The head of Shell UK discussed new technologies to produce oil
The boss of Shell UK, the London-based arm of the Anglo-Dutch oil company, has warned the era of "easy oil" is over.
In an interview with the BBC, James Smith said that energy companies were having to go to ever more extreme lengths to sustain production.
Shell has been criticised for making huge profits after oil and fuel prices surged to record breaking levels.
However, Mr Smith said the firm could do little to ease consumers' pain as it needed money to fund future operations.
"The challenges are huge. We've now got 30,000 technologists in Shell alone trying to find new ways to get oil and gas," Mr Smith revealed.
Shell announced annual profits of £13.9bn earlier this year - thanks in part to the high oil prices.
But Mr Smith said it would be wrong to use profits from exploration to help lower petrol prices, and there was little the firm could do even though he understood people's concern about prices.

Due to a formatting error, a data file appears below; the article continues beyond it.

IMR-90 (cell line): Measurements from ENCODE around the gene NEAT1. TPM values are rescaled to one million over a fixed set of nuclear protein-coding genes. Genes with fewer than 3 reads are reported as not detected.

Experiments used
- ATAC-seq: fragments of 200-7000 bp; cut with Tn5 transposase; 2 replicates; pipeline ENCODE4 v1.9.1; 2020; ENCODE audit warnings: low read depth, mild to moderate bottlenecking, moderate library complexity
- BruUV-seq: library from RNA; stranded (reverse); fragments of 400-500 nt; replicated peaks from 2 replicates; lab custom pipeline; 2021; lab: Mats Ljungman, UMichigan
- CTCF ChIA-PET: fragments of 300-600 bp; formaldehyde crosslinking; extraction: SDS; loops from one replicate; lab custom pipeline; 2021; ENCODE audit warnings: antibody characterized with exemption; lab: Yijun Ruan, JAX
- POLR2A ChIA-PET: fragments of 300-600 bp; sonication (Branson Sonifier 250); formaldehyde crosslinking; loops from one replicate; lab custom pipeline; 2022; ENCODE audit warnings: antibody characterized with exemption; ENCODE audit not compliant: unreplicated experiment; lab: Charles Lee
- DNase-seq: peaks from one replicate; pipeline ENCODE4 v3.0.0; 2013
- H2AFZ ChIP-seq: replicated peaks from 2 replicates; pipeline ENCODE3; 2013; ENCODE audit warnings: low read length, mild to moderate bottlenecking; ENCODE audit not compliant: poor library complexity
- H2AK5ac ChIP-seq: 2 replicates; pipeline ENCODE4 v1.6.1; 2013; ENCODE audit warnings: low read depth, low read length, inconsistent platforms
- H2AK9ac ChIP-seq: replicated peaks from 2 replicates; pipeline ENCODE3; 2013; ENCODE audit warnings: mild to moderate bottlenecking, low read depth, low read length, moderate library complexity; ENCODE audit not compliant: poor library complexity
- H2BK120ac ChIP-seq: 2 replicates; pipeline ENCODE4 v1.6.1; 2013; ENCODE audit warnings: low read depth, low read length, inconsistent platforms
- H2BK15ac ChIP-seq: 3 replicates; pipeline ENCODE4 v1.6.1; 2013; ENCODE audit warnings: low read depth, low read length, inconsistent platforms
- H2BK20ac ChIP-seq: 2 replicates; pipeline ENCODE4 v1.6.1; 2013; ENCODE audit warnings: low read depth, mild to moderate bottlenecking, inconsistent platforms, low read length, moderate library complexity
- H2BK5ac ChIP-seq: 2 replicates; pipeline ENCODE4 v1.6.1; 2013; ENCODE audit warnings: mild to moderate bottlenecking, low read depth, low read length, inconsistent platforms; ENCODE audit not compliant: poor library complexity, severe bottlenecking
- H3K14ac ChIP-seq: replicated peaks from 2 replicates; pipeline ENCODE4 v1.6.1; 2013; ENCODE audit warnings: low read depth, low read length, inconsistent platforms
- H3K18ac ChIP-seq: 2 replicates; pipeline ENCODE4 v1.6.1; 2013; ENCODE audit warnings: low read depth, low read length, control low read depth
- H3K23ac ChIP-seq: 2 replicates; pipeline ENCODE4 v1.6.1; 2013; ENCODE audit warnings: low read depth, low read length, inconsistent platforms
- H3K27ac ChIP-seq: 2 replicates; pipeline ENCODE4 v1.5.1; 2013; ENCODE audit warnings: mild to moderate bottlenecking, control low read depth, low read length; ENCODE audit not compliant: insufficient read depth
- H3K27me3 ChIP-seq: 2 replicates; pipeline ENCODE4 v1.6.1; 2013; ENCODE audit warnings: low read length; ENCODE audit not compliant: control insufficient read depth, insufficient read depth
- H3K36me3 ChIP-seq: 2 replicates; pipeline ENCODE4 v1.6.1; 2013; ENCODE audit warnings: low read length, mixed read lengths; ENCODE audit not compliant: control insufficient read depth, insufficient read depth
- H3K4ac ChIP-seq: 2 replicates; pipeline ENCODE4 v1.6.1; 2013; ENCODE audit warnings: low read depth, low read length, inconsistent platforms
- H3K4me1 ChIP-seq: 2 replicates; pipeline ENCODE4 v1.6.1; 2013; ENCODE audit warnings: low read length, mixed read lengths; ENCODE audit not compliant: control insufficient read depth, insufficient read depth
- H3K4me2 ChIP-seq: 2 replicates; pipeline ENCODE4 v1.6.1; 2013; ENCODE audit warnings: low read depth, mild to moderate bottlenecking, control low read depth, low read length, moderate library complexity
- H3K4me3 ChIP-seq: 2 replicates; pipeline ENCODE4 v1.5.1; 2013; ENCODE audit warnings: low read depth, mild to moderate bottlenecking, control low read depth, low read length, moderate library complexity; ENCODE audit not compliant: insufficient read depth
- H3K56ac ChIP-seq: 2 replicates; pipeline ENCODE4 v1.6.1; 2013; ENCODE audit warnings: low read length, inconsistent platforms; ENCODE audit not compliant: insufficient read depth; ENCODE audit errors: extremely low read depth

"Well over 90% of Shell's profits are not made in the UK, they're made abroad," Mr Smith said.
"It's not at the petrol pump. I want to give that assurance to motorists. There's actually very little money to be made in selling petrol in the UK," he added.
"Subsidising losses in one part of the business using profits from another doesn't make business sense."
Mr Smith would not comment on whether he believes oil prices would continue to rise.
Shell UK's boss told the BBC there was little it could do to help motorists
Following the record profits enjoyed by Shell and its rivals, critics of the firms have called for a windfall tax on oil companies, something Mr Smith said may only worsen supply problems in the long run.
"A windfall tax might be fair if we had our feet up and didn't know what to do - but we're ploughing the money back into technology," he explained.
"For every £1 we spend in taxes, that's £1 less we can spend on investments," he said.
Mr Smith's comments came as Shell's latest oil platform left its workshop in Finland, destined for the Gulf of Mexico.
"It's an extraordinary piece of technology - it'll operate in 8,000 ft of water," he said.
The platform will create one of the world's deepest oil production facilities, capable of producing the equivalent of 130,000 barrels of oil per day.
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